Introducing Medical Neutrality Protection Act of 2011
Hon.& Member’s Official Name:
Hon. Jim McDermott
Full Name of Congressional State:
Tuesday, July 26, 2011
Member’s Name as it Appears in Official Record:
Mr. Speaker, I rise today to introduce bipartisan legislation called the Medical Neutrality Protection Act of 2011. In times of war and civil unrest, the independence of physicians and health care workers are often hindered, endangering their safety and limiting their ability to care for the wounded. I first became aware of this issue back in the 1980s during the civil war in El Salvador. The conflict ended in the early 1990s with over 75,000 people killed, some of whom were medical workers who were caught in combat or working in refugee camps. Then, as now, I was concerned that the United States was not doing enough to stop government forces from harming medical workers, who are some of the only unbiased eyewitnesses that we have on the ground.
While international humanitarian laws codify the concept of medical neutrality, we have seen systematic attacks against medical professionals by various armed forces over the last several months, particularly in the Middle East. Several independent human rights organizations — including Physicians for Human Rights and Human Rights Watch — have documented these abuses and are calling for more countries to address this disturbing trend.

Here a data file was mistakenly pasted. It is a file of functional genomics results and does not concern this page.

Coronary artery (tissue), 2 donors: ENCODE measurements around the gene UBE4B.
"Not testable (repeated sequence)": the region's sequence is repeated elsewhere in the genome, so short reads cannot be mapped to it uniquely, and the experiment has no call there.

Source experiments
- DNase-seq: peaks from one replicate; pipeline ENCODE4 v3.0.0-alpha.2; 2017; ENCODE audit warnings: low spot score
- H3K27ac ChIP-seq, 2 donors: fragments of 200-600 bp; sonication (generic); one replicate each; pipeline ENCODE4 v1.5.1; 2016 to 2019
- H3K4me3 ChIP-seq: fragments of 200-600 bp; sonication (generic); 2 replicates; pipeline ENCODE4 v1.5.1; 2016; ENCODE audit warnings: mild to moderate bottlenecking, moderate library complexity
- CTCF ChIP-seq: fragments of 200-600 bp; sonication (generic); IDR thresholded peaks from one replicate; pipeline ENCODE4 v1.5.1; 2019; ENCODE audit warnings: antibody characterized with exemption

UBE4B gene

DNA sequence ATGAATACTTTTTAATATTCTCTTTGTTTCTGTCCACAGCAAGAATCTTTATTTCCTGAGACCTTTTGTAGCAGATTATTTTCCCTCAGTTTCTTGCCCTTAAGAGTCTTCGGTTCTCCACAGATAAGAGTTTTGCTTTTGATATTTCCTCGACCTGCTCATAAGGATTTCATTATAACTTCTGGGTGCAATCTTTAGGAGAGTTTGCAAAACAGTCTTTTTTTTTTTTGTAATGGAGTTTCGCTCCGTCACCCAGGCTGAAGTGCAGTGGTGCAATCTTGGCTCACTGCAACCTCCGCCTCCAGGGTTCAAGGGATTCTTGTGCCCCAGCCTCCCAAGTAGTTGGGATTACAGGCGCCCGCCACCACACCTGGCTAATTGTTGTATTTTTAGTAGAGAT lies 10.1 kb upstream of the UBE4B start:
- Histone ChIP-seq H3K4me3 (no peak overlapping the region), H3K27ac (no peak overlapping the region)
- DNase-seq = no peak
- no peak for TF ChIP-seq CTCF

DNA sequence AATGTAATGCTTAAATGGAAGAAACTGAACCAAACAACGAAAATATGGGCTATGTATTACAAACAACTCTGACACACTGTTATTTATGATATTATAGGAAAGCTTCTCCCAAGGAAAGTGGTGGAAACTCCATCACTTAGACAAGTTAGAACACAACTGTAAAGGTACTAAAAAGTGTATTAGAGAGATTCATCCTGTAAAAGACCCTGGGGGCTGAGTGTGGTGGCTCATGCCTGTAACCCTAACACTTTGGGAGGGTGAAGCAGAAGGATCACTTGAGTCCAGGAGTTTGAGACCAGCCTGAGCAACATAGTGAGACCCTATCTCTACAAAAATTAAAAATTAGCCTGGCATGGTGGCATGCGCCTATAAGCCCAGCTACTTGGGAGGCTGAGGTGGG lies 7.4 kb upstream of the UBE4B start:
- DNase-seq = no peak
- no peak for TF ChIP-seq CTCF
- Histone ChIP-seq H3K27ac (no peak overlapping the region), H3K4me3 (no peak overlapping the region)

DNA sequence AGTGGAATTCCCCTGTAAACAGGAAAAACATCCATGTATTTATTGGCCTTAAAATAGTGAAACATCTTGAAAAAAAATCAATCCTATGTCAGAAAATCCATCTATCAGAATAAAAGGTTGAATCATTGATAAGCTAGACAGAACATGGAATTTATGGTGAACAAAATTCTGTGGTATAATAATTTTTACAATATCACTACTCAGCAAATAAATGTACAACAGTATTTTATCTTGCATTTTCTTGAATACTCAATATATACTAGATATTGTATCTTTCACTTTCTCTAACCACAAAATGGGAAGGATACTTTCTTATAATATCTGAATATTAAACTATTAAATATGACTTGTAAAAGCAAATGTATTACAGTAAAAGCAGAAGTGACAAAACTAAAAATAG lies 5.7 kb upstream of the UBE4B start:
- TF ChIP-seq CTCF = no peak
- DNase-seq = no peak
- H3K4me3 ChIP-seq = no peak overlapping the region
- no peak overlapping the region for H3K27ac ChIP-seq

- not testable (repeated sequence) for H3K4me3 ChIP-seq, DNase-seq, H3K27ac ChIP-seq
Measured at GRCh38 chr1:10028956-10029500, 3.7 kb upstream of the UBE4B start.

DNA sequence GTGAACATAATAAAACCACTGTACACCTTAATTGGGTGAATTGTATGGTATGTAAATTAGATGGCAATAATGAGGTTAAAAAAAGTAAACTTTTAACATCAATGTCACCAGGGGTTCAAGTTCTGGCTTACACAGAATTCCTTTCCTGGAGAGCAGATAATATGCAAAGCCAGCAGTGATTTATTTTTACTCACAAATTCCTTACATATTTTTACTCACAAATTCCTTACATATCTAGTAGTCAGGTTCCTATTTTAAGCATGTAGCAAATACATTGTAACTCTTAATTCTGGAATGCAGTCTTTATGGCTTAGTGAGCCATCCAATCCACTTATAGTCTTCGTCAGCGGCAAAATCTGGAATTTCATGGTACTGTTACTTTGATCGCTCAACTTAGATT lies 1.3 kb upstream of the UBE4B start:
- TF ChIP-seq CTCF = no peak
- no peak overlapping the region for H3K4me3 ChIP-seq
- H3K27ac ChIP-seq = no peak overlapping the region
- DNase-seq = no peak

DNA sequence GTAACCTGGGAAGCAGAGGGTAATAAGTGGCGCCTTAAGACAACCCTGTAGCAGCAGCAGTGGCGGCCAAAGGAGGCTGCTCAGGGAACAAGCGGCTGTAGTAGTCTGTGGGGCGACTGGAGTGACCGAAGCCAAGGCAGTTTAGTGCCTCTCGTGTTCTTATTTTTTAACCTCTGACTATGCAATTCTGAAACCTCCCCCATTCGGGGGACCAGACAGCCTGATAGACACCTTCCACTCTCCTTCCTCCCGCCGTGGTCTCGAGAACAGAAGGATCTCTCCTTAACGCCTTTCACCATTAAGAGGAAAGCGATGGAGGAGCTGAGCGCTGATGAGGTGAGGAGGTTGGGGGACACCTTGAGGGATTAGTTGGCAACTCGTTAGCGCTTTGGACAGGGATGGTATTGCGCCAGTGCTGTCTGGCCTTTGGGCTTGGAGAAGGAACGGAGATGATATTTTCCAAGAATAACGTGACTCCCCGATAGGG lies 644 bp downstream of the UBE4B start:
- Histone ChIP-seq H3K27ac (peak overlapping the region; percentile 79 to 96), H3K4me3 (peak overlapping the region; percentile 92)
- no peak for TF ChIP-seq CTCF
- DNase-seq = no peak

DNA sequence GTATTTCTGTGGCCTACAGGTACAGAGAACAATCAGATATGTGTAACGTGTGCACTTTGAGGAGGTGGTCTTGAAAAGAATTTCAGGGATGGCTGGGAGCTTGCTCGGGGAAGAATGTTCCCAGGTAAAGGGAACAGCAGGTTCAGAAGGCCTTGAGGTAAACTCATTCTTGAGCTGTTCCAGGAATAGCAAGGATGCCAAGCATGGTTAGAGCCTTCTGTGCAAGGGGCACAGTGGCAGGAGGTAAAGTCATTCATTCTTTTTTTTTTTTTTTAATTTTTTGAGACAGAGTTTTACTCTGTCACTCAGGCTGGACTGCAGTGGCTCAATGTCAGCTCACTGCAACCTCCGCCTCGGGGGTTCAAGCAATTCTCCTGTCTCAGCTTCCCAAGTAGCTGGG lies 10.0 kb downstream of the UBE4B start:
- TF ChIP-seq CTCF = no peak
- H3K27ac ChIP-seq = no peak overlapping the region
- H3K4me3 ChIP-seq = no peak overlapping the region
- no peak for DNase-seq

This bill elevates the protection of medical professionals as a policy priority for U.S. government so that countries that attack doctors and shut hospitals will no longer be able to carry out business as usual. Under this Act, the Secretary of State will be required to maintain and regularly update a list of countries that violate medical neutrality. Countries on this list will not qualify for certain military assistance, and government officials from the violating countries will not be eligible for visas to travel to the United States. The bill also calls for the creation of a United Nations Special Rapporteur on the Protection and Promotion of Medical Neutrality.
Mr. Speaker, the issue of protecting doctors and access to medical care is not a partisan issue. This is a common sense bill that fills a void in foreign policy. I urge my colleagues to support it.